I brought a pen and notepad to Henry V on Sunday. Rookie mistake. I should have brought my sword and armor to director Robert Richmond’s muscular and immensely entertaining new production at Folger. In the skilled hands of Richmond and his creative team, history not only comes to life — it becomes the gut-punching present.
It won’t come as much surprise that this bruiser of a history play — the fourth of Shakespeare’s to track Prince Hal’s march toward kingship, after Richard II, Henry IV Part 1, and Henry IV Part 2 — runs thick with humor, kinship, slaughter, and the acrid smell of war. What is surprising is how swiftly and forcefully this exceptional cast grabs us by the collar and tugs us headlong into the 15th century. No fat gets chewed here; this Henry V is all sinews and beating heart, leaping from scene to scene with knife-blade specificity.
An athletic mindset jibes well with a play centering on an English king — young Hal no more — tasked with snatching the regal reins amid civil war and driving on to conquer France, working all the while to pull the Welsh, Scots, Irish, and Brits into the same fold.
The action is clear and kinetic, and fight choreographer Casey Kaleba teams well with sound designer Michael Rasbury and lighting designer Andrew F. Griffin for some truly explosive battle sequences (the climactic Battle of Agincourt, as elsewhere, suffers not at all from Richmond’s casting of a mere 13 actors in 48 roles).
But we’re not merely on board a war machine. Richmond, who recently directed Folger’s smart productions of Julius Caesar, Othello, and Henry VIII, has a tested ear for the acoustic contours of Shakespeare’s lines, and the actors put great attention to polishing the more subtle intentions of each word spoken.
The rhythms of comedy shine particularly bright this time around. We discover that Henry V inspires but also tickles, with rich pockets of humor tucked tight between the artillery blasts. Catherine Flye is marvelously funny as both Mistress Quickly and later on as nurse to Katherine of France (Katie DeBuys). These two ladies, pidgin-toeing their way through an English vocabulary lesson, provide one of several reprieves from the grand campaign.
Meanwhile, back in the fray, the supporting roles are a hoot. James Keegan, as Pistol, makes brute humor look graceful. He’s flanked by the rambunctious and equally funny Nym (Michael John Casey), Fluellen (Cameron Pow, leek in hand), and the ill-fated Bardolph (Louis Butelli, appearing in his third Richmond show at Folger).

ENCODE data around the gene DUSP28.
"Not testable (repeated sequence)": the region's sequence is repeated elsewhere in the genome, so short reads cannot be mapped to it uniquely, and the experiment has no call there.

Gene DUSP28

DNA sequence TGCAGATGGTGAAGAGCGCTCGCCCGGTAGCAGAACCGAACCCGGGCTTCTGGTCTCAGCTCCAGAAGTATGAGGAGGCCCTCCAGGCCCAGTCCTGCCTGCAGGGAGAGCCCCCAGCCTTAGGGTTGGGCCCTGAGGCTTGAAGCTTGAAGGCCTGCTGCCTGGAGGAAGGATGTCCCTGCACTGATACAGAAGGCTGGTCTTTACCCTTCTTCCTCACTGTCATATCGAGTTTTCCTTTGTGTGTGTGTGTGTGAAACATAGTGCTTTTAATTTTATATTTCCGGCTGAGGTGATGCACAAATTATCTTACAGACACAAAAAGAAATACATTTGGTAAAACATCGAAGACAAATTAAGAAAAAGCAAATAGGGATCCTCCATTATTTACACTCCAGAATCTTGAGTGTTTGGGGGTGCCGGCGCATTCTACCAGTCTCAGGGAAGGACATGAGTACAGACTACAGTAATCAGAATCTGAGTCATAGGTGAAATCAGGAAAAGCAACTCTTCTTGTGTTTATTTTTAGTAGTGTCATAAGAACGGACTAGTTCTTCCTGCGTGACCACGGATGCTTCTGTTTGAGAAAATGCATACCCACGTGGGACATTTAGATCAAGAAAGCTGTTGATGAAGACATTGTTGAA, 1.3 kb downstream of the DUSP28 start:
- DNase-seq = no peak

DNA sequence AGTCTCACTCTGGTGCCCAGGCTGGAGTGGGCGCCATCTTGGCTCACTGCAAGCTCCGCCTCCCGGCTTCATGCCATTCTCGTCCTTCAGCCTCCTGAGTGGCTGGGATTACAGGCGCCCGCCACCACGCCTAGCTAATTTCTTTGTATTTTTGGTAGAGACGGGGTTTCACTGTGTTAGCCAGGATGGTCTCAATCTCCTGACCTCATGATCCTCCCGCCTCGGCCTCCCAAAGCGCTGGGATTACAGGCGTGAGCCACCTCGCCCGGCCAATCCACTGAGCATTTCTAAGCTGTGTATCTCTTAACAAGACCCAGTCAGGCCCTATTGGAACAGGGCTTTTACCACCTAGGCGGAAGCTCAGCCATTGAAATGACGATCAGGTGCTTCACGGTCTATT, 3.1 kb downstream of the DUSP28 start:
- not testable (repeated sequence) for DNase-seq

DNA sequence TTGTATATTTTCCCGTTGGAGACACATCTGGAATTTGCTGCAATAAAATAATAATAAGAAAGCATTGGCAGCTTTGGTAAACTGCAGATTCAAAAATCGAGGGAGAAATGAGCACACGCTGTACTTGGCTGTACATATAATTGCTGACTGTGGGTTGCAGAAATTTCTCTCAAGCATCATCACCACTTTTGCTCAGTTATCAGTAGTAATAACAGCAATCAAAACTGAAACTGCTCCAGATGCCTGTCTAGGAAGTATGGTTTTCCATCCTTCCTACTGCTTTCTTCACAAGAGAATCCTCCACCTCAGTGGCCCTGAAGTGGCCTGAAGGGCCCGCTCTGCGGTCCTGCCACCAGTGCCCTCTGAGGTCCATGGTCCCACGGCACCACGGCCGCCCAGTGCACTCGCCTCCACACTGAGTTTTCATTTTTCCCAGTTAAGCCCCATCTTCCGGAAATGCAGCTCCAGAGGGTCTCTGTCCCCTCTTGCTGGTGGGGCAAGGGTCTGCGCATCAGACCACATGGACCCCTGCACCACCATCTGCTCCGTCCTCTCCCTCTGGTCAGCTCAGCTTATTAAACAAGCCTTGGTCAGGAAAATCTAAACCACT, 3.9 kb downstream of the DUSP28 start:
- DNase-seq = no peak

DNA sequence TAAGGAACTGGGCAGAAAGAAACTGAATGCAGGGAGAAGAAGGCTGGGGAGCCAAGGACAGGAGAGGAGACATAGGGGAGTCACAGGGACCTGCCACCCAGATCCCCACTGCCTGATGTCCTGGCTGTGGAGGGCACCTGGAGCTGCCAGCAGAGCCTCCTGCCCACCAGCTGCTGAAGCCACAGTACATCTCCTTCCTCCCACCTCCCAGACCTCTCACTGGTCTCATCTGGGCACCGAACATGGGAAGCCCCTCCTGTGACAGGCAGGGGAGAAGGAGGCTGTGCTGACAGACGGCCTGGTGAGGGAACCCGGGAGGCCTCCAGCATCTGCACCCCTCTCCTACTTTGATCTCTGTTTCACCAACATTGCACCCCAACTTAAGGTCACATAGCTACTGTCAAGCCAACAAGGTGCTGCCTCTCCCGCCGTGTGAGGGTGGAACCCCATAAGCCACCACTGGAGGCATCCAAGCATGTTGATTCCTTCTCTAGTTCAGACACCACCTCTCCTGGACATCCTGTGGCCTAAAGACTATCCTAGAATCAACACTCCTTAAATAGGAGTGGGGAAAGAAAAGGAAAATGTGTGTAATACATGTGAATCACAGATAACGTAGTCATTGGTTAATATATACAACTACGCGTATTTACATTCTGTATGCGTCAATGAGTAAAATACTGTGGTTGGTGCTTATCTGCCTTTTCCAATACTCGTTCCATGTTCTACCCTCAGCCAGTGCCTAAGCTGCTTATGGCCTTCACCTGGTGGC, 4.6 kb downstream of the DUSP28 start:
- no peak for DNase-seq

But the onstage execution of that last fella — and I do wonder how many neck-snap sound effects Rasbury had to peruse before finding the right one — drop us back into chill reality.
The war is as real as the complicated people fighting in it, and their own complicated efforts to climb through with minimal damage. Such horrors are enough to grow anyone up.
Which brings us to Zach Appelman, playing Henry. In his Folger debut, the still-young Appelman plays with the confidence of an actor thirty or forty years his senior.
He is at once endlessly tactful and effortlessly captivating, charming us with well-timed glimpses into his mostly-covered well of emotions. Henry sees the evil of war, but also the glory; he makes himself even as he un-makes thousands.
But his heart beats as warm as his sword rings cold. He sneaks in disguise through his camp to read the troops’ spirits, but instead of egoism we see his tender sense of fraternity. He is tasked with wooing Katherine in a single scene, like a speed date, but instead of showmanship, we see his generous attentions tripped up by anxiety, and we are eager that she accept him. Through all this, Appelman strides with aplomb, comfortable and commanding.
Closes March 3, 2013
201 East Capitol Street, SE
2 hours, 30 minutes with 1 intermission
Tickets: $30 – $68
Wednesdays thru Sundays
It’s only a few seconds before Henry’s equilibrium returns. And in this scene, as in many others, Richmond’s world is tough enough to hold its shape through every twist. From beginning to end, bloody violence sets every life askew, but never do we lose our footing.
Henry V . by William Shakespeare . directed by Robert Richmond . Featuring
Zach Appelman (Henry V), Louis Butelli (Bardolph) , Michael John Casey (Nym), Edward Christian (King of France), Katie deBuys (Katharine), Catherine Flye (Mistress Quickly), Chris Genebach (MacMorris), James Keegan (Pistol), Pomme Koch (Constable of France), Cameron Pow (Fluellen) ,Andrew Schwartz (The Dauphin), Richard Sheridan Willis (Chorus), Jessica Witchger . Production: Tony Cisek (Scenic Designer), Mariah Hale (Costume Designer), Andrew Griffin (Lighting Designer), Michael Rasbury (Sound Designer), Casey Kaleba (Fight Director) and Michele Osherow (Resident Dramaturg). Produced by The Folger Theatre .
Reviewed by Hunter Styles
Trey Graham . City Paper
Jennifer Perry . BroadwayWorld
Susan Berlin . Talkin’Broadway
Peter Marks . Washington Post
Mark Dewey . DCMetroTheaterArts
Robert Michael Oliver . MDTheatreGuide
Sophie Gilbert . Washingtonian
Mark Dewey . DCMetroTheaterArts